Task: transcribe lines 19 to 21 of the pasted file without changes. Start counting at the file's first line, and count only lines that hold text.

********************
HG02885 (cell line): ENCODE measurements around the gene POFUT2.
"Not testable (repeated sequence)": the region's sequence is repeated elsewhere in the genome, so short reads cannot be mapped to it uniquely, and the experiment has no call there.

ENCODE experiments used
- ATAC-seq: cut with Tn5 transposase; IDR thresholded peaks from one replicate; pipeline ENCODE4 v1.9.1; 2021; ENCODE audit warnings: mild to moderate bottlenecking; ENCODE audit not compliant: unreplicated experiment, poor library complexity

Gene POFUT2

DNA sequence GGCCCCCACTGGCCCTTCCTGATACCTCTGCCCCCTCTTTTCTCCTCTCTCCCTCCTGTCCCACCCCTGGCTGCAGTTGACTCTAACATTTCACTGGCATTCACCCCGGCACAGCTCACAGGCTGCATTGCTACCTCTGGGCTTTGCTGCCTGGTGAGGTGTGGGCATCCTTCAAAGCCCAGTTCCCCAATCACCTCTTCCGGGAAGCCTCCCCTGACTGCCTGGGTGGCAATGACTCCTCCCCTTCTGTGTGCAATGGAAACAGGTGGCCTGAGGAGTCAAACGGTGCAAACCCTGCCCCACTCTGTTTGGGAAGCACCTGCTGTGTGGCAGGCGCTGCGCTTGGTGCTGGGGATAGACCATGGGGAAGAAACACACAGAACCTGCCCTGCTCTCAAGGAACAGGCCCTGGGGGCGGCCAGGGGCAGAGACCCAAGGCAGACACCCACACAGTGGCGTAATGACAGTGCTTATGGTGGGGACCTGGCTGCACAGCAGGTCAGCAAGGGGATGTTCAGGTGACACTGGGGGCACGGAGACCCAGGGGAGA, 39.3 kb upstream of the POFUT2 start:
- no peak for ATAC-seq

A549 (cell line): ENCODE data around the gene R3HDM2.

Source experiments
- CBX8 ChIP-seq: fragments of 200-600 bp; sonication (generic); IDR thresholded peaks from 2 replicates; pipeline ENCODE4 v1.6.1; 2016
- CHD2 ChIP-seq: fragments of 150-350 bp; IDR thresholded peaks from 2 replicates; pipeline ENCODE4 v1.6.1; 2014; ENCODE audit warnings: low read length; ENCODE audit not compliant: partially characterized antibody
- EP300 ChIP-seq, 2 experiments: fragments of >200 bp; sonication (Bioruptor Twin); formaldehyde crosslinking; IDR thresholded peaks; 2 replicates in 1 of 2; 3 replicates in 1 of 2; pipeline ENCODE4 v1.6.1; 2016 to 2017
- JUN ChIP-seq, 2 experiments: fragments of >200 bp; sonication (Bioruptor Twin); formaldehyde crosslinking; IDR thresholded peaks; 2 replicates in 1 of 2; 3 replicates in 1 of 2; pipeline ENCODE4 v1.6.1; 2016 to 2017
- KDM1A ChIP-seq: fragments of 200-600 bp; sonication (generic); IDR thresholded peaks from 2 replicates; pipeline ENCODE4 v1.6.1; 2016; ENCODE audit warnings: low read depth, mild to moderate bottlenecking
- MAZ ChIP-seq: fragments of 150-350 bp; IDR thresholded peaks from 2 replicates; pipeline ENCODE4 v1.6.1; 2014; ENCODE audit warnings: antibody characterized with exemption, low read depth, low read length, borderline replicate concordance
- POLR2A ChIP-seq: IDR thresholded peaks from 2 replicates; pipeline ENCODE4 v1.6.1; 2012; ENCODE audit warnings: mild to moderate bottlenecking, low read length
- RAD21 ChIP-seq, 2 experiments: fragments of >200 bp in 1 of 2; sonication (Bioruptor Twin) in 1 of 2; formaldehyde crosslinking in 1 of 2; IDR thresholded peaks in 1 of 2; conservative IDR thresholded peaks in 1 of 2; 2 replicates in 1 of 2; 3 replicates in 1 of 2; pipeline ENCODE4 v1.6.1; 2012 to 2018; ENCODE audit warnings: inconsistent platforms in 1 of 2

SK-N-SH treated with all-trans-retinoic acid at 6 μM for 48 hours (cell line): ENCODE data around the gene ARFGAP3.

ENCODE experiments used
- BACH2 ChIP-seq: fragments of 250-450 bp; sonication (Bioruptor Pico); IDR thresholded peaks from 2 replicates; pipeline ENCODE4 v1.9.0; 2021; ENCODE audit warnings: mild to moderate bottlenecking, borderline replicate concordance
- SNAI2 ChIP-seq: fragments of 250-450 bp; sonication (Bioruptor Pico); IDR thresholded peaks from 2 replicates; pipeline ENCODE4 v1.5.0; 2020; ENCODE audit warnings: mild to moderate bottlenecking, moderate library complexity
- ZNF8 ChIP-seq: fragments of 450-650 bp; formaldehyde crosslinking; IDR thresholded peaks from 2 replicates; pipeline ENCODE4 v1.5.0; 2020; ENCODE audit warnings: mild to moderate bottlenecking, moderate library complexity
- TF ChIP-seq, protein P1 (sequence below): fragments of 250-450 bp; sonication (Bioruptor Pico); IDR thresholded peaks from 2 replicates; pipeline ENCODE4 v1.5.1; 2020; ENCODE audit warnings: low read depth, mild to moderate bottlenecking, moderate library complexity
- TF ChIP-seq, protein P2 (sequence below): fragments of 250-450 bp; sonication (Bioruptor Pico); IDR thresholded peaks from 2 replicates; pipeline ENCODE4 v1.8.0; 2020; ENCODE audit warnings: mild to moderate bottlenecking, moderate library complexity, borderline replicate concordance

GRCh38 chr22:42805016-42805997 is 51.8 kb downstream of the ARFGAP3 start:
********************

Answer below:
ENCODE experiments used
- BACH2 ChIP-seq: fragments of 250-450 bp; sonication (Bioruptor Pico); IDR thresholded peaks from 2 replicates; pipeline ENCODE4 v1.9.0; 2021; ENCODE audit warnings: mild to moderate bottlenecking, borderline replicate concordance
- SNAI2 ChIP-seq: fragments of 250-450 bp; sonication (Bioruptor Pico); IDR thresholded peaks from 2 replicates; pipeline ENCODE4 v1.5.0; 2020; ENCODE audit warnings: mild to moderate bottlenecking, moderate library complexity